CBM responding to the 2016 Ethiopia food crisis, with local partner, to address immediate needs and build resilience of local communities, including people who are most at-risk.
10 million requiring food assistance
Much of Ethiopia is experiencing severe drought conditions, excacerbated by El Niño which greatly affected the 2015 spring and summer rains¹. This has led to a food crisis, with delayed planting, poor germination and crop stunting along with poor pasture regeneration and poor livestock productivity.
Although parts of the country have received rains - and even localised flooding - in 2016, more than 10 million people require food assistance, with more than 450,000 described as severely malnourished².
CBM, with partner ‘Organisation for Rehabilitation and Development in Amhara’ (ORDA), is responding to this need by working in Amhara Region to improve the living condition of communities affected by the drought.
In our work, we aim to ensure that:
- The resilience of the people who are most at-risk in communities is increased by increasing their agricultural production levels and promoting inclusive income-generating activities (these people include female-headed households and persons with disabilities)
- School dropout rates are reduced through disability-inclusive school feeding programs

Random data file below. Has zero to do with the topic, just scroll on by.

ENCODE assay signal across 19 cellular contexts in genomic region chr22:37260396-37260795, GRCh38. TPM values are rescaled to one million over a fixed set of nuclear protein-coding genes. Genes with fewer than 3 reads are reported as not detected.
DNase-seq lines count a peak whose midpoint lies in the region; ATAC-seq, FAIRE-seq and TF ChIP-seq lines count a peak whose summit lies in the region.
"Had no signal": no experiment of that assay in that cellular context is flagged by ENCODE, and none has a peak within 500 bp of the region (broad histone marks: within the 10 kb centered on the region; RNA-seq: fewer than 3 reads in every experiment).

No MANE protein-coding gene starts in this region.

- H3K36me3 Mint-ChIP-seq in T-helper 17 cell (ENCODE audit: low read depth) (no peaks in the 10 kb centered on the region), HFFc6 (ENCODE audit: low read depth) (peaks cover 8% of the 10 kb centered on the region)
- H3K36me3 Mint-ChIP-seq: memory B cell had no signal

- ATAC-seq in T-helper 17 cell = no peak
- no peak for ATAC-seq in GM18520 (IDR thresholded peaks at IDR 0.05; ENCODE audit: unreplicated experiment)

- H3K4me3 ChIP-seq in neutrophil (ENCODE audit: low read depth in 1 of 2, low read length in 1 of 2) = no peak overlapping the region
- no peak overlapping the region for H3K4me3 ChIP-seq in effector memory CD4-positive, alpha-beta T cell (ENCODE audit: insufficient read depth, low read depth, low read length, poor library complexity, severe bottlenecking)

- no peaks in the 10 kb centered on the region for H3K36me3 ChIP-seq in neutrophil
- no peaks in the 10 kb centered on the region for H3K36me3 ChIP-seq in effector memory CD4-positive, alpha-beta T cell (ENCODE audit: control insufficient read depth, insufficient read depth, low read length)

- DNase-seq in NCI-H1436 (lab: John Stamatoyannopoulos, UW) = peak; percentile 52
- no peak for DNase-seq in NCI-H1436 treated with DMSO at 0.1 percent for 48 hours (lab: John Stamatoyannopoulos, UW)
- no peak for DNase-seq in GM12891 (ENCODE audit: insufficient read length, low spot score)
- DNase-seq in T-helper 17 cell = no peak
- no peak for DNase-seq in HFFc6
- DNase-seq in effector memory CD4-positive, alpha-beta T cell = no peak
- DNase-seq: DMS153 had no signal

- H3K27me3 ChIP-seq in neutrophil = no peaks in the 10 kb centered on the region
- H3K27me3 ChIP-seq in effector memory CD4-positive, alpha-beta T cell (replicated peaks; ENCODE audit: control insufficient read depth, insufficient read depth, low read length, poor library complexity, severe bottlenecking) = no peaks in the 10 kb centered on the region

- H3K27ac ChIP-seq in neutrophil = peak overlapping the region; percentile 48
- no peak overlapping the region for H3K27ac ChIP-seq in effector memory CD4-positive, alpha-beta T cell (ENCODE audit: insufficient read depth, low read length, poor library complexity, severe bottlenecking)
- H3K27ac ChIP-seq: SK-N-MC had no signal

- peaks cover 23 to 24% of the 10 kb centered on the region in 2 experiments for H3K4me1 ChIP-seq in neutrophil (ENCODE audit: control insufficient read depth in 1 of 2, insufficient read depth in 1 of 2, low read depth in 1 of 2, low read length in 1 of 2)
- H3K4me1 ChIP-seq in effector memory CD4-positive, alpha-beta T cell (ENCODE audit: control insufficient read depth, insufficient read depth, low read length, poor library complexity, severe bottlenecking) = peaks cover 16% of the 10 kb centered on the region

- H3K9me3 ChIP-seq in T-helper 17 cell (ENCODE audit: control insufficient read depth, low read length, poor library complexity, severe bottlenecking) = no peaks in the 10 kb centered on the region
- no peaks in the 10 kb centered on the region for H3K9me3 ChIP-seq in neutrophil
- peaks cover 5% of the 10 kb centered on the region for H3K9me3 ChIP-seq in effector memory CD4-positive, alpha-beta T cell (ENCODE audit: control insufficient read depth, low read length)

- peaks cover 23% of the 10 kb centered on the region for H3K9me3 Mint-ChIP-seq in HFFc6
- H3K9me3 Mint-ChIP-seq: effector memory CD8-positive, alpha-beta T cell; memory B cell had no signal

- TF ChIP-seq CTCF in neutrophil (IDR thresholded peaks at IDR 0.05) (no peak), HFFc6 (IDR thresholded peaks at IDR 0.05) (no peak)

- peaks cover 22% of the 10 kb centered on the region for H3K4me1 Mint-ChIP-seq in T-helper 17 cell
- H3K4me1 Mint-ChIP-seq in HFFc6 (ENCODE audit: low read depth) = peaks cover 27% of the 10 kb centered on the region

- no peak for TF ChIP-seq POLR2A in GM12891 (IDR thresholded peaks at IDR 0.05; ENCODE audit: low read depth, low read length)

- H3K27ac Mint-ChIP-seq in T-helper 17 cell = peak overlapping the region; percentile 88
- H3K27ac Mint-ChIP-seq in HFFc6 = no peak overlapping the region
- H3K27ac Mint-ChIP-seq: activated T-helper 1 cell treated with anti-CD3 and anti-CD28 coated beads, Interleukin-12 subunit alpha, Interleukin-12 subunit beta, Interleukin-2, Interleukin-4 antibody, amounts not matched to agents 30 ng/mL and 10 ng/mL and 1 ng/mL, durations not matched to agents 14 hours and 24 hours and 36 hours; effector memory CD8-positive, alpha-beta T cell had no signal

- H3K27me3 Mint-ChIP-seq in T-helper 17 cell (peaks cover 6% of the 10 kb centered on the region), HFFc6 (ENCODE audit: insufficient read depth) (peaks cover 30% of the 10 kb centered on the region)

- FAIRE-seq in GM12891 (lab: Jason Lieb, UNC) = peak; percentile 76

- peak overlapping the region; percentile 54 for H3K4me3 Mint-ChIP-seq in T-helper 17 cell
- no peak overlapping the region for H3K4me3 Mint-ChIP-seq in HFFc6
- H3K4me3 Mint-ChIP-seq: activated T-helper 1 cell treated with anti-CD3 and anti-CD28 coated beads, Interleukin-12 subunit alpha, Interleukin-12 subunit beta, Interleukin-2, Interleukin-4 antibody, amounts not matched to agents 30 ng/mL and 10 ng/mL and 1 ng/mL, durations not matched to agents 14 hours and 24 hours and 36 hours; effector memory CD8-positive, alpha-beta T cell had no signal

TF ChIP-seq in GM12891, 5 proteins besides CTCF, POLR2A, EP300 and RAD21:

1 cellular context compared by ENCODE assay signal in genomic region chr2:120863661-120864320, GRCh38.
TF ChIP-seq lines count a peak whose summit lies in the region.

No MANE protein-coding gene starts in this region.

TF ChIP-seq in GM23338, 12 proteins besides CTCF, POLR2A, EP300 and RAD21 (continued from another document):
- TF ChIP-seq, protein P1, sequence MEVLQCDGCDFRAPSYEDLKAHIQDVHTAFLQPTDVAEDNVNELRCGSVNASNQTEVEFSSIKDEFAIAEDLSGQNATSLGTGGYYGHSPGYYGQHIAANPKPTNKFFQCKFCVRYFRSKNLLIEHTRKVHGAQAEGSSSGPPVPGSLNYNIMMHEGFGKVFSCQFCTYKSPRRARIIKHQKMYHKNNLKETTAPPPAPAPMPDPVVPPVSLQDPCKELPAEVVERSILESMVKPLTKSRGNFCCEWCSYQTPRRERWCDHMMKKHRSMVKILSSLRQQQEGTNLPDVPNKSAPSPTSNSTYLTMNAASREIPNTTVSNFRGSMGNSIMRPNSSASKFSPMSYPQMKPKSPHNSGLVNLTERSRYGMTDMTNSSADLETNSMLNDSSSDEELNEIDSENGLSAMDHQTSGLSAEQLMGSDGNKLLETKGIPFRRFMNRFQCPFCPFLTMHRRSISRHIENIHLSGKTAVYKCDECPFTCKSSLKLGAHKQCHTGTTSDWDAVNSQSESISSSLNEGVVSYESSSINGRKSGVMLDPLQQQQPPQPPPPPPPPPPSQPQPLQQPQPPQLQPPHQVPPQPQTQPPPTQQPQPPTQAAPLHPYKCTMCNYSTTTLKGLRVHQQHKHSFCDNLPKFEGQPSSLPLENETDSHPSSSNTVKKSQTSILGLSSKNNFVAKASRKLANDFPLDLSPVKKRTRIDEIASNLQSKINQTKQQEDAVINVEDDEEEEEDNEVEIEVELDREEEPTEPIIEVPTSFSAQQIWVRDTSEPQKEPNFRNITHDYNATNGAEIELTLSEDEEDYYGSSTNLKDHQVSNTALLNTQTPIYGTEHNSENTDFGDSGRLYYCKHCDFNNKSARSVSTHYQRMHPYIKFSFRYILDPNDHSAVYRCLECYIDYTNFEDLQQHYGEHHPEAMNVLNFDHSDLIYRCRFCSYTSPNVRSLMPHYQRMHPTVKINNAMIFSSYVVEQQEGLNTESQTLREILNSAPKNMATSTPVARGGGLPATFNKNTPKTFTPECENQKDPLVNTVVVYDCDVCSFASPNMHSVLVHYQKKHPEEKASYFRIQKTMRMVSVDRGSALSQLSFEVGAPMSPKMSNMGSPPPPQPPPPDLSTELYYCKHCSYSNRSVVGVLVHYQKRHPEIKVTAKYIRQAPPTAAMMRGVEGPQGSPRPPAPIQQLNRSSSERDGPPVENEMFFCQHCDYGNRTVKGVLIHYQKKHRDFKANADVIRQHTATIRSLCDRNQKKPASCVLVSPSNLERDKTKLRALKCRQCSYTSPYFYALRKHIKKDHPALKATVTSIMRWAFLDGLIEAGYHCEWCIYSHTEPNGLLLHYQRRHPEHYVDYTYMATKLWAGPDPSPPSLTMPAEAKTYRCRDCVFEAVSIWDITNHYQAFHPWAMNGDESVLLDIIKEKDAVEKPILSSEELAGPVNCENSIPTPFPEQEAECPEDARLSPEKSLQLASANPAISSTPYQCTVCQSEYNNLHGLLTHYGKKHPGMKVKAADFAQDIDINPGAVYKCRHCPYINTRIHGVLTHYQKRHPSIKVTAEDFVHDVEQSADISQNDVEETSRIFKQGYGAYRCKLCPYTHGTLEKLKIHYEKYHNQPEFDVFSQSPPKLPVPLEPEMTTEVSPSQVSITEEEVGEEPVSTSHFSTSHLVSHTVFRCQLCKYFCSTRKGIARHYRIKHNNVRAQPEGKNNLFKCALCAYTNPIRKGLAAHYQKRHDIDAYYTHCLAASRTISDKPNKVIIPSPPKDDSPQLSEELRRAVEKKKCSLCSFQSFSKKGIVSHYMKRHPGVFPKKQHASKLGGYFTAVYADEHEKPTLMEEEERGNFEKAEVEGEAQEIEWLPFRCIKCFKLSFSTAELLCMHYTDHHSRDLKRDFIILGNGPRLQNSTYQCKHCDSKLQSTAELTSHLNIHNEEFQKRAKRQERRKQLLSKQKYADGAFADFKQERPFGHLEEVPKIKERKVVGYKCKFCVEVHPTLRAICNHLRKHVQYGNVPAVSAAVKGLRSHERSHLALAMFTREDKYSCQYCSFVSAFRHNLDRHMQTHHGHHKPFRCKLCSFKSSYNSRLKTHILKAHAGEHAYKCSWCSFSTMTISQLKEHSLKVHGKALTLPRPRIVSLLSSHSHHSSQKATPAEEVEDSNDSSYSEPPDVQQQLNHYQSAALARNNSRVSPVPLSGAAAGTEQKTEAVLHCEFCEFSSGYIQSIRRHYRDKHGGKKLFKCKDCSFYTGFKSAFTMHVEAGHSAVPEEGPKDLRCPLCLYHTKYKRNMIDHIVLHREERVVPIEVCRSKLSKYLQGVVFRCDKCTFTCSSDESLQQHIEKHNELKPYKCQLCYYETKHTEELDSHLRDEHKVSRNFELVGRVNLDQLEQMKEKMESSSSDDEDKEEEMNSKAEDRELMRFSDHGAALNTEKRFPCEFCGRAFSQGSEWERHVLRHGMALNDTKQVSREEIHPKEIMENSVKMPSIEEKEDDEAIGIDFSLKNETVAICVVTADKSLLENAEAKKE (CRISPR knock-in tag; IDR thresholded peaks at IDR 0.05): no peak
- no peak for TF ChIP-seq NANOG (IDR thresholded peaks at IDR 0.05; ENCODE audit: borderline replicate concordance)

- Disability-inclusive Disaster Risk Reduction (DRR), capacity building and advocacy towards local authorities are fostered in the targeted areas
Providing school students with food
In the target areas, we aimed to include more than 21,000 students in school feeding, although initial figures show that nearly 24,000 are already being reached.
This work has greatly reduced school dropout rates and is motivating the students. Parents are also happy:
"Because of the drought many of us don't have enough food at home to provide three meals a day, so we benefit from the school feeding ... because now, when Adnew comes home he says he is full and not hungry. I also help the school and children by making sure the food is cooked well." Woynitu, Adnew's grandmother.
We have started work, selecting sites and commencing excavation, that will lead to new and rehabilitated community ponds, canals, and small dams.
Improvement and desilting of these structures will not only ensure that rainwater is stored and accessible when the rains come, but in the meantime, as this is a 'cash-for-work' scheme, it is injecting much-needed funds into the affected communities.
¹ UN OCHA (Humanitarian bulletin June 2016)
² UN OCHA (Humanitarian snapshot May 2016)